All of the respondents have perfected their separate appeals from this decree, and have made separate, though identical, assignments of error. A joint brief has been filed in behalf of the respondents-appellants.

In brief counsel for appellants, in a preamble under the "Argument" section, state that for simplicity the brief (argument) has been divided into four sections. The first two sections present arguments "pertinent to the findings and order in the final decree as they relate to Zoning Ordinance No. 398-G of the City of Birmingham. The last two divisions present appellants' arguments concerning the findings and order of the final decree holding that the restrictions affecting part of the subject property, to-wit Lot 1, Block 1, was a covenant running with the land enforceable by appellants and other property owners in Birmingham Realty Company's 5th Addition."

Counsel for appellants have divided the argument portion of their brief into four sectionsA, B, C, and D.

Under each letter they have listed certain propositions of law, and underneath these designated propositions of law they have listed in parentheses, certain assignments of error.

As illustrative, the first portion of their argument is set up as follows:

A. Propositions of Law 1, 2, and 3 (Assignments of Error I, IV, V, VI, and VII)

There then follows an argument, but nowhere in the argument is any specific assignment of error mentioned. Clearly all of the above assignments are argued in bulk.

Assignment of error I is to the effect that the court erred in holding Ordinance 398-G to be arbitrary and unreasonable.

Assignment of error IV asserts that the court erred in enjoining the City of Birmingham from issuing a building permit or authority to improve the subject property under the authority of Ordinance 398-G.

Assignment of error V asserts error in that portion of the decree enjoining the respondents Union Oil Company and Wilbur Allen from erecting improvements on the subject property which are not permitted under the Zoning Ordinance of the City of Birmingham, and from violating the restrictions contained in the deed from the Birmingham Realty Company and from erecting any improvements on Lot 1, Block 1, other than detached residences.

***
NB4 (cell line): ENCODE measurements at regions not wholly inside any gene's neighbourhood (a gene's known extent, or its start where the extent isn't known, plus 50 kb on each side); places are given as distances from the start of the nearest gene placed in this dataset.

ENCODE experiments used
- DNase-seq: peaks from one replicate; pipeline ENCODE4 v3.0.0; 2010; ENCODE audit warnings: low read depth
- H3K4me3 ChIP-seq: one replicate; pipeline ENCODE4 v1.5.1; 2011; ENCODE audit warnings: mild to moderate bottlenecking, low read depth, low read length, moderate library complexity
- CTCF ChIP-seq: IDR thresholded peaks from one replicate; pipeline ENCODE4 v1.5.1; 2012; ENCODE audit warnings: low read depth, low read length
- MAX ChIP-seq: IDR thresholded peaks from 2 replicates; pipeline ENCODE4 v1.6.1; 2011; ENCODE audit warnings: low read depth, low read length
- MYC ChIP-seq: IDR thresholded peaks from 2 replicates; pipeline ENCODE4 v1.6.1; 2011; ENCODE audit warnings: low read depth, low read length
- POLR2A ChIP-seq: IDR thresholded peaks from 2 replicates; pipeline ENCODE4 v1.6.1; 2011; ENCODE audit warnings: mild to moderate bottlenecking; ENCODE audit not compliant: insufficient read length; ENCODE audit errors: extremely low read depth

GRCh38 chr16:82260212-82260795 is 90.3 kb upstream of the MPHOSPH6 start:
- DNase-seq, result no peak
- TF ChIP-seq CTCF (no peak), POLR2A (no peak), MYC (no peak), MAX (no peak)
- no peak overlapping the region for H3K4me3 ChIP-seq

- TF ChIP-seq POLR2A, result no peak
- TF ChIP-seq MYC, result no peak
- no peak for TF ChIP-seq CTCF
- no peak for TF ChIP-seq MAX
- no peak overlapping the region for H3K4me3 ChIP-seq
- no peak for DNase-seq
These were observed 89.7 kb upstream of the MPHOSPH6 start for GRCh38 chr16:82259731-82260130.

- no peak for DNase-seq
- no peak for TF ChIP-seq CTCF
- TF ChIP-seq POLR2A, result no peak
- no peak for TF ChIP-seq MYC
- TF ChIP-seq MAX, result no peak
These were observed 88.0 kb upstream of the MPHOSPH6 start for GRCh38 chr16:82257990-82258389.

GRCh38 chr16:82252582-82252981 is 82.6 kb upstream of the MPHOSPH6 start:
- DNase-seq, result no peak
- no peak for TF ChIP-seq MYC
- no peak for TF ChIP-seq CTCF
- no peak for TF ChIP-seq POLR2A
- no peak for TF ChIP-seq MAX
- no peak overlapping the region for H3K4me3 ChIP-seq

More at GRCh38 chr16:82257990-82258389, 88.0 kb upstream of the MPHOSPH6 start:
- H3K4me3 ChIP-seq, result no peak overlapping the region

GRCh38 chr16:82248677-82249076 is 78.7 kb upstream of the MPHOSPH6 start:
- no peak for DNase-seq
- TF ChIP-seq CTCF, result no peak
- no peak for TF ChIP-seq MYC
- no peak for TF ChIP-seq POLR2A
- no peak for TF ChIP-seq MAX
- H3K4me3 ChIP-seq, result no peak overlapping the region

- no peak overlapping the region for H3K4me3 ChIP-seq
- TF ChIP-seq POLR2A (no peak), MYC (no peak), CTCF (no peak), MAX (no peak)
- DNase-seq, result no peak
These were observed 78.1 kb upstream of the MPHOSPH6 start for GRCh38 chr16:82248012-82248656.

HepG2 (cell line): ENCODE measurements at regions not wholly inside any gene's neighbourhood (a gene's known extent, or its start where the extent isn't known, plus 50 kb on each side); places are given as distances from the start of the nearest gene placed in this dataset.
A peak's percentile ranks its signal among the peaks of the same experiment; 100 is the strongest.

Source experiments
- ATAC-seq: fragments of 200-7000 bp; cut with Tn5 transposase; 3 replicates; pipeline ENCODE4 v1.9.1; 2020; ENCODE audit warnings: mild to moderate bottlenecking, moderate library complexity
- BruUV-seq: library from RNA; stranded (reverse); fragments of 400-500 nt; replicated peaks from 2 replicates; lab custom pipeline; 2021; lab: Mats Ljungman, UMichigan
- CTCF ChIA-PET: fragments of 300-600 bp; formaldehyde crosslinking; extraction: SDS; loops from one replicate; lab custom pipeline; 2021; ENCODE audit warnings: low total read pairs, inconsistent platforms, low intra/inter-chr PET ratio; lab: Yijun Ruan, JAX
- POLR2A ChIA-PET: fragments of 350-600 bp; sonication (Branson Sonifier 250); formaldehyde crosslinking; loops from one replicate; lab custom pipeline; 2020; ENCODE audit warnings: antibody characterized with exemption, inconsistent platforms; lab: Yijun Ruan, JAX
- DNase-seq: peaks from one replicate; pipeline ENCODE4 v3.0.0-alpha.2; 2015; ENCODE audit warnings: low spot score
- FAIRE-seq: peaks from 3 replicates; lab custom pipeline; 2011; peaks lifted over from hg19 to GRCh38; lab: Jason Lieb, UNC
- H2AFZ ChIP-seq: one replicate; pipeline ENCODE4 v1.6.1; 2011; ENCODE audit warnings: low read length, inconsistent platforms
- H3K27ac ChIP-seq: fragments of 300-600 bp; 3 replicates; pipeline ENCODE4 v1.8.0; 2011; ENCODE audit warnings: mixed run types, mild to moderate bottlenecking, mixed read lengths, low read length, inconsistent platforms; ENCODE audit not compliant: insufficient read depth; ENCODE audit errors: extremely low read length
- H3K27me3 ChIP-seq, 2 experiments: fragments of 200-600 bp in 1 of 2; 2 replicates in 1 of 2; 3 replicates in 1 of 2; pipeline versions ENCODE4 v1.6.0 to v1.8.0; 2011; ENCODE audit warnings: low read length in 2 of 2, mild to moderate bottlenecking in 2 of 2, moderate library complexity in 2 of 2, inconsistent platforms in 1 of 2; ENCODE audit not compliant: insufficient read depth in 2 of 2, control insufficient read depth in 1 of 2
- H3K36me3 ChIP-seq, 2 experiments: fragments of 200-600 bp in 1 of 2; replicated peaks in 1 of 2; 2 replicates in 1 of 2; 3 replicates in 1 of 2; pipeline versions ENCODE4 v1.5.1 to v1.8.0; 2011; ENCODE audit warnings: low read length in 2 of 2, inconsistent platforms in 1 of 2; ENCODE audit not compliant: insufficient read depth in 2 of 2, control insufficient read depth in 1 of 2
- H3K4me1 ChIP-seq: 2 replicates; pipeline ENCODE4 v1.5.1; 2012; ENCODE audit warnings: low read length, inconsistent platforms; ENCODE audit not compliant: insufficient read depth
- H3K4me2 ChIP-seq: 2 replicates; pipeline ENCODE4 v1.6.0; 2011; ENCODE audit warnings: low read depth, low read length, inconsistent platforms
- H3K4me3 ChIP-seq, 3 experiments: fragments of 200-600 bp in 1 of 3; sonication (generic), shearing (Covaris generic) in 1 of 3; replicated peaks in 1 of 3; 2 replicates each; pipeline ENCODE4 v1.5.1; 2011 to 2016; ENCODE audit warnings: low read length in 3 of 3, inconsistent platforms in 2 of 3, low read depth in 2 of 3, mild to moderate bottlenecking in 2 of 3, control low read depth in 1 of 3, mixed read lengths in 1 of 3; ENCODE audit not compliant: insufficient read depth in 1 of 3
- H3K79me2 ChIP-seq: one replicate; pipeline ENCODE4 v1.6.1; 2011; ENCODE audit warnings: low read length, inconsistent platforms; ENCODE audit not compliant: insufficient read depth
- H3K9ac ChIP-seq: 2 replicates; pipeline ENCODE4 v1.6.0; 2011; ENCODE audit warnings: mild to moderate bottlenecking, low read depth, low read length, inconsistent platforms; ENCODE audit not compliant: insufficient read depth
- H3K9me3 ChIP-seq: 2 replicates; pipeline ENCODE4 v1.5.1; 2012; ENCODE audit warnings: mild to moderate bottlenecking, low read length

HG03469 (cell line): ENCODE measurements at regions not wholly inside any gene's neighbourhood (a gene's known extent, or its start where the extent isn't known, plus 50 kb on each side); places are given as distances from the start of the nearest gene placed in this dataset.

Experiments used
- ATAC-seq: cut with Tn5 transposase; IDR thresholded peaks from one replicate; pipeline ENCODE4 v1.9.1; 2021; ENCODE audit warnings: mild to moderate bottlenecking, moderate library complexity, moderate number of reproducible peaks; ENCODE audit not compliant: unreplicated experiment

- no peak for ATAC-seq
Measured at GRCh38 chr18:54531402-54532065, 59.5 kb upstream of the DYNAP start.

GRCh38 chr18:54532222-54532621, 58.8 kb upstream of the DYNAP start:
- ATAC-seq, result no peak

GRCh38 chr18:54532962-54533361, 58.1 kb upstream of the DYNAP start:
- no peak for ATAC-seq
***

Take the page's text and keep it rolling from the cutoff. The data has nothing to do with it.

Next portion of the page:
Assignment of error VI asserts error on the part of the court in rendering a decree in favor of the complainants and against the respondents.

*127 Assignment of error VII asserts the court erred in decreeing that Ordinance 398-G was invalid and void.

The thrust of appellants' argument under Division A can only be interpreted as questioning the sufficiency of the evidence to support the court's decree as a whole, or some aspect of it. Counsel for appellants set forth the principle well established in our decisions that if the question of zoning or rezoning is fairly debatable, a court will not substitute its judgment for that of the municipal government body acting in legislative capacity. See Episcopal Foundation of Jefferson County v. Williams et al., 281 Ala. 363, 202 So. 2d 726; Waters v. City of Birmingham, 282 Ala. 104, 209 So. 2d 388. However, the right of a governing body to enact zoning ordinances is not unlimited, and the ordinance must bear some substantial relation to the public health, safety, morals, general welfare, and general convenience. Grayson v. City of Birmingham, 277 Ala. 522, 173 So. 2d 67; Marshall v. City of Mobile, 250 Ala. 646, 35 So. 2d 553.

Counsel, in the course of argument under this section of appellants' brief, lists in eleven paragraphs relevant facts which they assert stand without dispute. These undisputed facts so listed are not determinative as to whether the court's finding that the act of the City Council was arbitrary and capricious. Counsel assert that "a review of the evidence as a whole * * shows that a rezoning of the property * * * for business use was clearly justified and that the property should have been so zoned." Counsel then observes that this contention will be disputed by the appellees, which of course was done in appellees' brief.

The finding of the court that the action of the City Council was arbitrary and capricious in passing Ordinance 398-G, and in decreeing the ordinance invalid, depends upon the sufficiency of the facts established in the court below, and the application of the developed legal doctrines to these facts.